Our local Guitar Hero nut (Carl Nienaber) has submitted a very nice preview of the upcoming Rock Band….
If you’ve been comatose for the past 6 months or so, you may not have heard of the upcoming release of Rock BandÂ – a very exciting new music game from Harmonix and MTV Games. Well fear not, for this article will surely lift that dark coma of ignorance; exposing the hidden rocker in you to the sun-like brilliance of the best game of all time.
At this point, it might be rather obvious that I’m quite excited about Rock Band which would be something of an understatement. In actual fact, I’m hardly able to sleep at night thanks to the kid-before-Christmas frenzy of anticipation that?s been gripping me since about June. But I digress, so let’s just get to the nitty grittyÂ – what makes Rock Band so mega awesome.
Rock Band is similar in many ways to the Guitar Hero games: players will use peripherals modeled after musical instruments to simulate playing in a band. On the screen, different coloured musical “notes” scroll towards the player who must play his or her instrument in time with the notes as they hit the bottom of the screen. Unlike the Guitar Hero games which only feature guitar controllers, Rock Band also has gameplay for drums and vocals, in addition to lead and bass guitars. While the guitar, bass and drum parts will use the downward-scrolling note system described above, the vocal parts will be displayed horizontally at the top of the screen similarly to the method used in games like Singstar and Karaoke Revolution.
The game will feature two gameplay modes – “Solo Tour Mode” and “Band World Tour”. The solo mode will let players play through the campaign as the lead guitarist, singer or drummer (sorry bassists). As the name implies, “Band World Tour,” is the multiplayer component of the game that lets up to four people play in their own Rock Band band. Band World Tour has two particularly exciting elements. The first is that it will support any number of offline players, online players, or any combination of the two. Also, players will be able to create and customize their own in-game rock stars, including hair style, body type, tattoos, clothes and onstage movements.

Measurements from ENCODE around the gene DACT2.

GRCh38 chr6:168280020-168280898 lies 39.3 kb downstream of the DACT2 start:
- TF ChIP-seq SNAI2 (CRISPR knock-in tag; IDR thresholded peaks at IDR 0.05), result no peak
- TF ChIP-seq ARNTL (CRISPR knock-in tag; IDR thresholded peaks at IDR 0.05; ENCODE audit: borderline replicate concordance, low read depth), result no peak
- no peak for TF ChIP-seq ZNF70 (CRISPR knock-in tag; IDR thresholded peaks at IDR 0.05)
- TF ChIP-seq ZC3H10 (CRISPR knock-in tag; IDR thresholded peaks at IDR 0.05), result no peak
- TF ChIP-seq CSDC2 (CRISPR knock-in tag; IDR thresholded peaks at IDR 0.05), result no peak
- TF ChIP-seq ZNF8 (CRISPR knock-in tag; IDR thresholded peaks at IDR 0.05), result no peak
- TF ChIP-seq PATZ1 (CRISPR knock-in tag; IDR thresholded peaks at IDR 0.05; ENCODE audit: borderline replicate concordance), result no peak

In cooperative play, if one player messes up, that person’s display will be greyed out, rendering them unable to play until they’re ‘rescued’ by one of their band mate’s deployment of ‘star power’ (those of you who have played Guitar Hero will know that star power is a term from that game; whether or not Harmonix call it the same thing isn’t clear at this point).
Rock Band will ship either as a bundle containing one guitar, the drums and a microphone; or as just the game disc, with each instrument sold separately. Pricing hasn’t been confirmed yet, but Gamestop has got preorder prices of $59 for the game, $79 each for the guitars and drums and $29 for the mic. If you want it all, this game ain’t gonna be cheap.